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Saturday, December 13, 2008

Nadeem F. Paracha On indian and Pakistani Media

It was a startling experience following the antics of the Indian electronic media in the wake of the recent terrorist attacks in Mumbai.

As one Indian news channel after the other babbled across the most thrilling and sensational expressions of paranoid, anti-Pakistan clichés, I switched back to watching our own channels when a sudden realisation struck me: The Indian channels were a perfect mirror image of everything the Pakistani electronic media has been criticised for recently.

The truth is that there seems to be nothing even remotely resembling sanity in the ways and modes of both the Pakistani and Indian electronic media. Both are a product of the amoral political-economic system that thrived around the world in the last 10 years or so. It is a system glorifying a manner of consumerism that unabashedly puts everything up for sale — from chocolate bars to political and social ideologies. In the context of the TV channels, the media truly became a stage with various and distinct actors, each playing a designated role that is most saleable, but at the same time terribly hackneyed and stale.

The style of the electronic media in both the countries is almost similar: Irresponsibly loud, increasingly conspiratorial, gaudy, and highly rhetorical. And even though the differences are few, they are stark. For example, in the face of a terrorist attack, the Pakistani electronic media will at once take a staunch anti-government line, spiced up with populist anti-US taunts and assorted jabbering that is at best a chaotic crisscross between aggressive Islamist posturing and retro-socialist sloganeering, all done in well-lit TV studios and over beeping telephone lines.

In India, the electronic media in the event of a deadly terrorist act does the opposite. It gets right behind the government and the state and lavishly expounds upon and expands, like an over-the-top Bollywood script, whatever excuses and explanations the government has to provide. Pakistan gets the ceremonial beating. It is black to India’s white, as simple as that.

In both cases, however, the now widespread electronic media in India and Pakistan have ended up playing a rather disastrous role.


Blogger Unknown said...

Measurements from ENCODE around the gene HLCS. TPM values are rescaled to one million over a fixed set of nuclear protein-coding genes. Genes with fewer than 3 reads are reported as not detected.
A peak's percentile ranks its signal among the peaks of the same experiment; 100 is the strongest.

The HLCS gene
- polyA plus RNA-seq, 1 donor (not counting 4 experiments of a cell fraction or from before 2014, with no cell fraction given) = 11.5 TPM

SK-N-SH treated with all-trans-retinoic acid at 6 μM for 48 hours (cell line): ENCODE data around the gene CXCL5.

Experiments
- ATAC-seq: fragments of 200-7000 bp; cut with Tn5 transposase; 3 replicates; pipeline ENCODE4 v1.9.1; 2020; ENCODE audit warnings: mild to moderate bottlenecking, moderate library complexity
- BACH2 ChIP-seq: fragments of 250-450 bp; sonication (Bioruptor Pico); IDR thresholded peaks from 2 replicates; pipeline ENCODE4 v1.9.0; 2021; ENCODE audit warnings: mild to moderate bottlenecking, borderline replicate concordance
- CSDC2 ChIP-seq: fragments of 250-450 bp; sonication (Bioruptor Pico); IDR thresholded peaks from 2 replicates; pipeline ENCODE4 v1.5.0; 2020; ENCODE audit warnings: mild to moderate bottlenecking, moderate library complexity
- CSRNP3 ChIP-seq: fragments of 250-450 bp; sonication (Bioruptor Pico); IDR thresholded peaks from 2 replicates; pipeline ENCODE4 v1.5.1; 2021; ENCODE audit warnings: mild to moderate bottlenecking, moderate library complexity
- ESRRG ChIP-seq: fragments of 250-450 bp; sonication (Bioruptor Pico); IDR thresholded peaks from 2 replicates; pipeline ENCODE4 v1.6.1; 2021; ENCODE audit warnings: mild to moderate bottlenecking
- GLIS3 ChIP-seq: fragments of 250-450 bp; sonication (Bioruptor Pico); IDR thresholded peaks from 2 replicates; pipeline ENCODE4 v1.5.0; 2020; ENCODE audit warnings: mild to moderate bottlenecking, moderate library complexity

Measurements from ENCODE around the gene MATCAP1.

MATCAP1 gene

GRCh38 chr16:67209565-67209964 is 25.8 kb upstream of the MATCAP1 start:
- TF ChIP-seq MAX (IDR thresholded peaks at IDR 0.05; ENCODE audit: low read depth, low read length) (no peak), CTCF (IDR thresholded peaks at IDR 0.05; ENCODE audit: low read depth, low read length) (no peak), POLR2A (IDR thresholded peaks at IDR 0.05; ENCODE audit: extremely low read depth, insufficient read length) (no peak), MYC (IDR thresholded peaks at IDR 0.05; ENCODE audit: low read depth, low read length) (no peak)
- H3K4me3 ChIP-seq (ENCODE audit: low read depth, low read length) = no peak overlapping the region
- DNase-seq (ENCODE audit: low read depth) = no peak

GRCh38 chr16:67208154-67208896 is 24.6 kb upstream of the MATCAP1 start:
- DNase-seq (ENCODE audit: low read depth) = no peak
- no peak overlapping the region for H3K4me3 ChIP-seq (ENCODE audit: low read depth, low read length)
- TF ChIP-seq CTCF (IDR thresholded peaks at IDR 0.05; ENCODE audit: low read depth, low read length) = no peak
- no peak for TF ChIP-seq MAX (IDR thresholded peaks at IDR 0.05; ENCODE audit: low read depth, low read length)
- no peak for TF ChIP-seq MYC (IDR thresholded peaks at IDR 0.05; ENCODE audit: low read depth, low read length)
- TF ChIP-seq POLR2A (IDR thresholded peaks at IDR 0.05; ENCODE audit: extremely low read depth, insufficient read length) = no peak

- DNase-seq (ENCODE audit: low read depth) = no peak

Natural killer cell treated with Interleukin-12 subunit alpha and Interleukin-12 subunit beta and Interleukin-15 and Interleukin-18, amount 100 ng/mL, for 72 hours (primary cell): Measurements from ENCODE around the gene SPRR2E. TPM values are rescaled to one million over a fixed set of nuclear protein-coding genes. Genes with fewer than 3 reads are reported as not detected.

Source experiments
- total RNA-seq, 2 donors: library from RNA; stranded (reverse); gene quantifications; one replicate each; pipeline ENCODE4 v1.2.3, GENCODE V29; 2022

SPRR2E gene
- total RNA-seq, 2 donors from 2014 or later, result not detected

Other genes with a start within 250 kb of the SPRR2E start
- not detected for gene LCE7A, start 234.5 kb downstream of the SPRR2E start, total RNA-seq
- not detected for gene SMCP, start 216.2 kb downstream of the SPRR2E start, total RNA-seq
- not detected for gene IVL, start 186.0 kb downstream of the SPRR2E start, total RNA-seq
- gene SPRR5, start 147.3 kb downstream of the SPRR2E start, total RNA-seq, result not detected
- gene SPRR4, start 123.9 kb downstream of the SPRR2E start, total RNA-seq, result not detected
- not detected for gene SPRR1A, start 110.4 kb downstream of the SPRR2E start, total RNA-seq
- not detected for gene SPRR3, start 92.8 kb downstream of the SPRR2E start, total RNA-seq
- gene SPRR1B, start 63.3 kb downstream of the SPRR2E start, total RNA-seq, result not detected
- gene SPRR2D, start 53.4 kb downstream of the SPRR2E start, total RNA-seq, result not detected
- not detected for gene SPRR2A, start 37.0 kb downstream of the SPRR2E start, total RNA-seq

Hmmmm....all the Indian new channels I saw (mostly NDTV) *immediately* criticized the government and its lack of preparedness and response. Even people in Mumbai had a virulent reaction against the government. In fact this was much discussed in the media and among regular Indians.

I think it is naive to imagine that elements from Pakistan are *not* involved in the attack. No one is accusing ordinary Pakistanis or really even the government but not to see the ISI stamp on this is just to be deliberately blind.

People are not sheep. Yes, we tend to blame Pakistan for a lot but but then, in instances such as this, there is some truth to it as well.

I would believe that sane people in Pakistan would be equally enraged with the ISI. Being anti-government in Pakistan doesn't take much, because most elected governments in the past have been shaky, and military governments are, by their nature un-democratic. And the ISI, an acknowledged rogue agency, outside the control of the government, who has even attacked Pakistan from the inside...why aren't more people in Pakistan angry about that? *That* is the entity that Pakistanis should be debating in their media, not governments that have failed to regulate the ISI, apart from their other failings.

Despite the hysteria in the Indian media, there are indisputable facts that the world community also acknowledges, i.e., in this case the complicity of Pakistan-based individuals and/or organizations.

Just because India has a ton of problems and sections of disenfranchised, embittered minorities does not also mean that external terrorists are also not targeting it. To ignore this or believe that not only India but the rest of the world is creating a conspiracy while elements in Pakistan are actually blameless just makes me shake my head in disbelief.

Sorry for the long reply, t, but I really had to say it. Hope all is well with you :-)

December 13, 2008 11:03 AM  
Blogger temporal said...

thanks j:

there is a great deal of jingoism on both sides

and lot less sober reflection

only yesterday one guest on a pakistani channel was all but screaming about giving "them" a fitting reply

and on an indian channel they were replaying the parliament attack of 2001 with none too subtle comments


burkha has been one of the few more responsible media host


if you read some of the bloggers here you would see they ARE critical of ayaz amir, ayesha khan, irfan hussain, the old curmudgeon cowasjee and plenty more...


i smile (sadly) when i see old warhorses in the media thump their chest and speak out in overtly nationalistic tones...big time denial!


those "experts" who are in denial are also on the other side too...


i also smile (sadly) when i listen to the hype from indian media about "teaching" pakistan a lesson and hoping it fails

if pakistan disintegrates the country that shares thousand mile ling border on the east will suffer the repercussions...

it is in (saner) indian interest to see that pakistan does not disintegrate and that the central government exercises its powers diligently and fairly all over the interior....that would ensure no cross border mayhems...not to mention a big market of 170 million…

khair, nice to see you here, email me…:)

December 13, 2008 1:17 PM  

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